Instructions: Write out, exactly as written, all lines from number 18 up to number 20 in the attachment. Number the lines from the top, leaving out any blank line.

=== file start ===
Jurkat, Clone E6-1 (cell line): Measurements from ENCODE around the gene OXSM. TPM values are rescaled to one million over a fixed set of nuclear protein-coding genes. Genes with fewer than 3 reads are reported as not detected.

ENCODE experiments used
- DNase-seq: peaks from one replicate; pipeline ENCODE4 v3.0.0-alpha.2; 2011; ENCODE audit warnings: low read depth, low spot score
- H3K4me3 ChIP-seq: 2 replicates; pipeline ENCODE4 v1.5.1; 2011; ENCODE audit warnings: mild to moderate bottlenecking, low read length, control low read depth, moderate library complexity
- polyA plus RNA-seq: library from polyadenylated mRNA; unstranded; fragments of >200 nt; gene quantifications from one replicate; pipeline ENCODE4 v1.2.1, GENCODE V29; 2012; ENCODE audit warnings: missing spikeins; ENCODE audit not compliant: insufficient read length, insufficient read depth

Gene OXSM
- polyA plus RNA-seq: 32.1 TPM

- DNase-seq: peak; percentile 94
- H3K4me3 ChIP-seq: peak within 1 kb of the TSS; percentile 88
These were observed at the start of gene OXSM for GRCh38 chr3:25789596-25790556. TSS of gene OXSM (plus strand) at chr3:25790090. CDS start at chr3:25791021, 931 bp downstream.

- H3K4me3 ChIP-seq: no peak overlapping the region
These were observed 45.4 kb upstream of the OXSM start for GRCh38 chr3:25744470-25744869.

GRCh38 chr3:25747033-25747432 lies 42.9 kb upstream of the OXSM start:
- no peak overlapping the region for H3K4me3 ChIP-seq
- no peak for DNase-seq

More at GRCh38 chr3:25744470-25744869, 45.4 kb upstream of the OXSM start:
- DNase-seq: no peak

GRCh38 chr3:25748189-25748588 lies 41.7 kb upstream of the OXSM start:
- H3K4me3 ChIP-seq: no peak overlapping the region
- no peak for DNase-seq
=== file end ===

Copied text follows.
GRCh38 chr3:25748189-25748588 lies 41.7 kb upstream of the OXSM start:
- H3K4me3 ChIP-seq: no peak overlapping the region
- no peak for DNase-seq